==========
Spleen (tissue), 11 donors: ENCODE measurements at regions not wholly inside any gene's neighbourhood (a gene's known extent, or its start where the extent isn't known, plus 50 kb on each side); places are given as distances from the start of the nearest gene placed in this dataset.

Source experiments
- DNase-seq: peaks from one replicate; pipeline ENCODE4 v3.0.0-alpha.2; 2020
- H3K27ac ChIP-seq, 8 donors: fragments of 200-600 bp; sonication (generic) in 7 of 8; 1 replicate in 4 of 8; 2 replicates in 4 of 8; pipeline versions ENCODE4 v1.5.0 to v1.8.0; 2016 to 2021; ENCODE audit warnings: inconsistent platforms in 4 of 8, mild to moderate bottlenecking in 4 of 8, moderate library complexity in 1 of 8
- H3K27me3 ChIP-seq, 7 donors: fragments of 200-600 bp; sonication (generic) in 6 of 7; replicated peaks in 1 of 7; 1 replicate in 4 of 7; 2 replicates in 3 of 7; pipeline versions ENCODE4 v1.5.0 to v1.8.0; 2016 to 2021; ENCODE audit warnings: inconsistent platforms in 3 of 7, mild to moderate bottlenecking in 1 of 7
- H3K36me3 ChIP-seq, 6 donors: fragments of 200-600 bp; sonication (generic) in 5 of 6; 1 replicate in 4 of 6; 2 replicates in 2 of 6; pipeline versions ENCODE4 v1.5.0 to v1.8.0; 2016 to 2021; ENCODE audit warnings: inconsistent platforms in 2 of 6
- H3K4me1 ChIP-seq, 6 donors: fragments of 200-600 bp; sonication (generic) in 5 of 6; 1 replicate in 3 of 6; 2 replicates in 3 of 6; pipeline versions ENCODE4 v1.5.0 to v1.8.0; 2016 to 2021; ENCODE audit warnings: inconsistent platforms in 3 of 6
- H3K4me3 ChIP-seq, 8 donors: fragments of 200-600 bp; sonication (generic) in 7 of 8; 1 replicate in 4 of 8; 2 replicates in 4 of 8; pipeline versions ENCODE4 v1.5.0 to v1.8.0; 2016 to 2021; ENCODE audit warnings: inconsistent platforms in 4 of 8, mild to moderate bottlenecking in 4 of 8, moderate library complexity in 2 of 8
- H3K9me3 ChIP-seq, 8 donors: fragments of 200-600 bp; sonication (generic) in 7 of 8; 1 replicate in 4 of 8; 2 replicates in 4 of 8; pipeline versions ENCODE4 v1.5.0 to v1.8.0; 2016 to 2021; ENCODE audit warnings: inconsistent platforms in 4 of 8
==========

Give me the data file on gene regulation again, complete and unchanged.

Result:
Spleen (tissue), 11 donors: ENCODE measurements at regions not wholly inside any gene's neighbourhood (a gene's known extent, or its start where the extent isn't known, plus 50 kb on each side); places are given as distances from the start of the nearest gene placed in this dataset.

Source experiments
- DNase-seq: peaks from one replicate; pipeline ENCODE4 v3.0.0-alpha.2; 2020
- H3K27ac ChIP-seq, 8 donors: fragments of 200-600 bp; sonication (generic) in 7 of 8; 1 replicate in 4 of 8; 2 replicates in 4 of 8; pipeline versions ENCODE4 v1.5.0 to v1.8.0; 2016 to 2021; ENCODE audit warnings: inconsistent platforms in 4 of 8, mild to moderate bottlenecking in 4 of 8, moderate library complexity in 1 of 8
- H3K27me3 ChIP-seq, 7 donors: fragments of 200-600 bp; sonication (generic) in 6 of 7; replicated peaks in 1 of 7; 1 replicate in 4 of 7; 2 replicates in 3 of 7; pipeline versions ENCODE4 v1.5.0 to v1.8.0; 2016 to 2021; ENCODE audit warnings: inconsistent platforms in 3 of 7, mild to moderate bottlenecking in 1 of 7
- H3K36me3 ChIP-seq, 6 donors: fragments of 200-600 bp; sonication (generic) in 5 of 6; 1 replicate in 4 of 6; 2 replicates in 2 of 6; pipeline versions ENCODE4 v1.5.0 to v1.8.0; 2016 to 2021; ENCODE audit warnings: inconsistent platforms in 2 of 6
- H3K4me1 ChIP-seq, 6 donors: fragments of 200-600 bp; sonication (generic) in 5 of 6; 1 replicate in 3 of 6; 2 replicates in 3 of 6; pipeline versions ENCODE4 v1.5.0 to v1.8.0; 2016 to 2021; ENCODE audit warnings: inconsistent platforms in 3 of 6
- H3K4me3 ChIP-seq, 8 donors: fragments of 200-600 bp; sonication (generic) in 7 of 8; 1 replicate in 4 of 8; 2 replicates in 4 of 8; pipeline versions ENCODE4 v1.5.0 to v1.8.0; 2016 to 2021; ENCODE audit warnings: inconsistent platforms in 4 of 8, mild to moderate bottlenecking in 4 of 8, moderate library complexity in 2 of 8
- H3K9me3 ChIP-seq, 8 donors: fragments of 200-600 bp; sonication (generic) in 7 of 8; 1 replicate in 4 of 8; 2 replicates in 4 of 8; pipeline versions ENCODE4 v1.5.0 to v1.8.0; 2016 to 2021; ENCODE audit warnings: inconsistent platforms in 4 of 8